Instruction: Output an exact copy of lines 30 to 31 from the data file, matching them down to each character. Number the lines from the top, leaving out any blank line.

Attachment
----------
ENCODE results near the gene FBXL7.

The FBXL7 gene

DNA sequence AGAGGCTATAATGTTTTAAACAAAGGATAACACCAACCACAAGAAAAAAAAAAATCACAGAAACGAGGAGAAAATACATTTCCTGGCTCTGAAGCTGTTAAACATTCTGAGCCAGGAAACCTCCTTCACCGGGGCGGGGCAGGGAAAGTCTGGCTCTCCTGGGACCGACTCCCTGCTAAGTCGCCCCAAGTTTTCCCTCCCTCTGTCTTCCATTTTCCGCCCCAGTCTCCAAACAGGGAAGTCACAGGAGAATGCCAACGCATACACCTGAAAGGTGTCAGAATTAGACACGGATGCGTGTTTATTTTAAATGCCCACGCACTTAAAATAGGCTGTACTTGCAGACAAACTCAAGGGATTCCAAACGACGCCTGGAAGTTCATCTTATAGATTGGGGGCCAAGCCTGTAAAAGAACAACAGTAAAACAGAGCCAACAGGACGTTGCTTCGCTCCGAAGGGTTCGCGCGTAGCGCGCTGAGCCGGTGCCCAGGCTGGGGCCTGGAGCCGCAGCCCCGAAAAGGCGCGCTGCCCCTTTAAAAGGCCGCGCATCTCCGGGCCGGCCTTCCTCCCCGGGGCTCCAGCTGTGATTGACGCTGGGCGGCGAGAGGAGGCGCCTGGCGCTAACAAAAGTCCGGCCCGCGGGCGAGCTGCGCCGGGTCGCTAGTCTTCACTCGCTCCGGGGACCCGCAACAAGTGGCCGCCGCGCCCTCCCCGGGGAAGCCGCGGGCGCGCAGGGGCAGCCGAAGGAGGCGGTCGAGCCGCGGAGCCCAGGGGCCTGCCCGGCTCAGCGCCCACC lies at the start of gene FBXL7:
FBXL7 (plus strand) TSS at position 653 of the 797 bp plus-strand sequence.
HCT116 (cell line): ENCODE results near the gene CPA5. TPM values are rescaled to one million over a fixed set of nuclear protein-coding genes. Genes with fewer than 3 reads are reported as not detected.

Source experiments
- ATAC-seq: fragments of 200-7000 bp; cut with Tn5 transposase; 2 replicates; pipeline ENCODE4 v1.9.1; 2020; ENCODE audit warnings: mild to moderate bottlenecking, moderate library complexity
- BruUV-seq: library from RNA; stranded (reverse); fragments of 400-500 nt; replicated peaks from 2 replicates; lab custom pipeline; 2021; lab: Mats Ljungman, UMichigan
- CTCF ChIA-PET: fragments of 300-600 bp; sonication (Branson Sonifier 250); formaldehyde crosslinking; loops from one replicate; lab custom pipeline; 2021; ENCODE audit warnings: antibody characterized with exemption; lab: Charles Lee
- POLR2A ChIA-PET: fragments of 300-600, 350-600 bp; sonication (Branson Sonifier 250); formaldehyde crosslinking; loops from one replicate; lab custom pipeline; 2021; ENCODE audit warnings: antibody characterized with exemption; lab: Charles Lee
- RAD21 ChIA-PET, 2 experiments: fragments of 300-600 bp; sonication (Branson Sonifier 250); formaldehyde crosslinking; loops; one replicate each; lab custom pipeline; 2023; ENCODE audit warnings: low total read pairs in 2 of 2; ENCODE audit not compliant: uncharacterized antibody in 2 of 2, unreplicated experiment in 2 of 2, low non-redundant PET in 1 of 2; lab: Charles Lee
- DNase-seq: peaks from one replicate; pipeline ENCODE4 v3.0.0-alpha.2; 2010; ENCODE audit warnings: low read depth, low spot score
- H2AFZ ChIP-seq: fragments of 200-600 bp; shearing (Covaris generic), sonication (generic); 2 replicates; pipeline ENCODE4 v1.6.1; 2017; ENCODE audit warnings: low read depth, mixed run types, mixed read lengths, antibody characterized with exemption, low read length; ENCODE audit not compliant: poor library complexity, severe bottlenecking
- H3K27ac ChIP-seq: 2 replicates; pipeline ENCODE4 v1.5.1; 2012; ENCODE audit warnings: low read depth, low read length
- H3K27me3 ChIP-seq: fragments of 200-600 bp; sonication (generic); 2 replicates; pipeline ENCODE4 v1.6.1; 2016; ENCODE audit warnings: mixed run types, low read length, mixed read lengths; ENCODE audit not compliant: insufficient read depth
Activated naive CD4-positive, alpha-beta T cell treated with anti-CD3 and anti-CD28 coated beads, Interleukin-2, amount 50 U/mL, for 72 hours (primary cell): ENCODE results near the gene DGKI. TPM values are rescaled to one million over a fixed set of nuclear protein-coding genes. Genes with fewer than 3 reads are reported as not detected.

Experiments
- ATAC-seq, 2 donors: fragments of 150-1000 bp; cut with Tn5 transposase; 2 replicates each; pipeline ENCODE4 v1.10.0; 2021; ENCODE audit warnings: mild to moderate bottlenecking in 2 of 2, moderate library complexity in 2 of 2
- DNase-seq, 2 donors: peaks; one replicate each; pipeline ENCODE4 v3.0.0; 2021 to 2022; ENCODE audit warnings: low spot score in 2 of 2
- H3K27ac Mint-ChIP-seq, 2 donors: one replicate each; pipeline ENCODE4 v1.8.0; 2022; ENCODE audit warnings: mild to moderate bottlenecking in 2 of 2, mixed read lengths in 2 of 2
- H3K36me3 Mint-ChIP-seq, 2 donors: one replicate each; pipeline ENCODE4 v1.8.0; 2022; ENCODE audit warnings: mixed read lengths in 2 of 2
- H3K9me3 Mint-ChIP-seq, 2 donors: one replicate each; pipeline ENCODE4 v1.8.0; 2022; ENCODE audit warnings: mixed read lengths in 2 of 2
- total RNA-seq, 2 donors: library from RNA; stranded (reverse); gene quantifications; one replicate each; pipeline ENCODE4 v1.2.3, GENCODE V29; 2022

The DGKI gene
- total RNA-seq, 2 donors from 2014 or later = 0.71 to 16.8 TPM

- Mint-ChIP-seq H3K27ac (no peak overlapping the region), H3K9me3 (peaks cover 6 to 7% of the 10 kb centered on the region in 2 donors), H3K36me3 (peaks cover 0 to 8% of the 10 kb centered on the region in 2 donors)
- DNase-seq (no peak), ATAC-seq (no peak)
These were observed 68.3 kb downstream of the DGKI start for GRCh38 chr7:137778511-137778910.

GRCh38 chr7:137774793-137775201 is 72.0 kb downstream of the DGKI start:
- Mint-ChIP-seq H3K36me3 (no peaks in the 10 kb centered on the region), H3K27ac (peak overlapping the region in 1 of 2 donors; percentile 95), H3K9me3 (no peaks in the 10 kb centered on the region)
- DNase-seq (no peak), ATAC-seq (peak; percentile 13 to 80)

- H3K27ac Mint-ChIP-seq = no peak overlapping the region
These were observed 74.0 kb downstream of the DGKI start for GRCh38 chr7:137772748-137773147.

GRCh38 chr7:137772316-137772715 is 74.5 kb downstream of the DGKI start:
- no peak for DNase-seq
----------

- Mint-ChIP-seq H3K36me3 (no peaks in the 10 kb centered on the region), H3K27ac (peak overlapping the region in 1 of 2 donors; percentile 95), H3K9me3 (no peaks in the 10 kb centered on the region)
- DNase-seq (no peak), ATAC-seq (peak; percentile 13 to 80)